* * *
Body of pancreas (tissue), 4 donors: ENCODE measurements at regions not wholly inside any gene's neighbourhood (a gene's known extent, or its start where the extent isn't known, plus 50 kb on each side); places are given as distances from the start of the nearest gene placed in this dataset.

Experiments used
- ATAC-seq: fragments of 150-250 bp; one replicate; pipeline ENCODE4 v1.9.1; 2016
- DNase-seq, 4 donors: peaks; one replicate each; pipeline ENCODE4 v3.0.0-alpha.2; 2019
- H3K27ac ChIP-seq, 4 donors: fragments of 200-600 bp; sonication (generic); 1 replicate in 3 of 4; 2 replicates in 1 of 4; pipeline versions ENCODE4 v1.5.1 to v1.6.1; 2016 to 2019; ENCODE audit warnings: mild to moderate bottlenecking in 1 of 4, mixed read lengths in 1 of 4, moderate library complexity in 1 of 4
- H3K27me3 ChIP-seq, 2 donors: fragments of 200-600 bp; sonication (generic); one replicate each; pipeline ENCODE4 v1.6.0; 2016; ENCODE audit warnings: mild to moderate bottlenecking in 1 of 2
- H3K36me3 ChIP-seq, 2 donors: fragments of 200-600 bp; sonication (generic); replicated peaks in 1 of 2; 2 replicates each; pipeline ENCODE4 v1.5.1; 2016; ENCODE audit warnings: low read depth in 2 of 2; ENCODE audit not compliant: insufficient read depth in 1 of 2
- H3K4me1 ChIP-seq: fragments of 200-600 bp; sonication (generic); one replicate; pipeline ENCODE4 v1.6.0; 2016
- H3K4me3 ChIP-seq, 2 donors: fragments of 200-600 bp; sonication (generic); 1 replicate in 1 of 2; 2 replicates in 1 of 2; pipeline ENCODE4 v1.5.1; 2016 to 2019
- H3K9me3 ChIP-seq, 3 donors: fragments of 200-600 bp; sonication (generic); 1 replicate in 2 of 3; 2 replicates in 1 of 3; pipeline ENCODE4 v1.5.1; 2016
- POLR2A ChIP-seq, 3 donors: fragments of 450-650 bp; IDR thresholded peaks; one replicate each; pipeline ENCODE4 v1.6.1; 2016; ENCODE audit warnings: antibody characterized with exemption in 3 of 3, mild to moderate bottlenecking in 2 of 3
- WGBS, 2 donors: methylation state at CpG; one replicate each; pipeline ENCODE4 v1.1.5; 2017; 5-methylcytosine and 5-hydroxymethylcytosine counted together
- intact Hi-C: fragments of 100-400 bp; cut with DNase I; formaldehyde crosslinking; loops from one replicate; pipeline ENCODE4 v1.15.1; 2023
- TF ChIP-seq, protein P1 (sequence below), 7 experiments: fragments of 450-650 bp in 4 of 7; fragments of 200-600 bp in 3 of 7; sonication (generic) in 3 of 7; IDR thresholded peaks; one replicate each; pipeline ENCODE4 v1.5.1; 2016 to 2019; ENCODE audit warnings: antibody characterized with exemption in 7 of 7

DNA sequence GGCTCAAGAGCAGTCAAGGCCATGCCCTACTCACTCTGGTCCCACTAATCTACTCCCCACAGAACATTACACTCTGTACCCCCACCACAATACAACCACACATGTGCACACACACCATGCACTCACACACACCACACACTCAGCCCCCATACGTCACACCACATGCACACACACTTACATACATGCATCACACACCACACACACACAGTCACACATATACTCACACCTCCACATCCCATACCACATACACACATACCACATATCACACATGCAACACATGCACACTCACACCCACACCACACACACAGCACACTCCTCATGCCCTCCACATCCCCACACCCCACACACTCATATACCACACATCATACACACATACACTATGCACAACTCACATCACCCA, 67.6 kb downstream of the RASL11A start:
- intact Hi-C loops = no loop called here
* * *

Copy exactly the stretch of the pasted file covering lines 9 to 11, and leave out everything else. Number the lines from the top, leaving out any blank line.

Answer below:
- H3K4me3 ChIP-seq, 2 donors: fragments of 200-600 bp; sonication (generic); 1 replicate in 1 of 2; 2 replicates in 1 of 2; pipeline ENCODE4 v1.5.1; 2016 to 2019
- H3K9me3 ChIP-seq, 3 donors: fragments of 200-600 bp; sonication (generic); 1 replicate in 2 of 3; 2 replicates in 1 of 3; pipeline ENCODE4 v1.5.1; 2016
- POLR2A ChIP-seq, 3 donors: fragments of 450-650 bp; IDR thresholded peaks; one replicate each; pipeline ENCODE4 v1.6.1; 2016; ENCODE audit warnings: antibody characterized with exemption in 3 of 3, mild to moderate bottlenecking in 2 of 3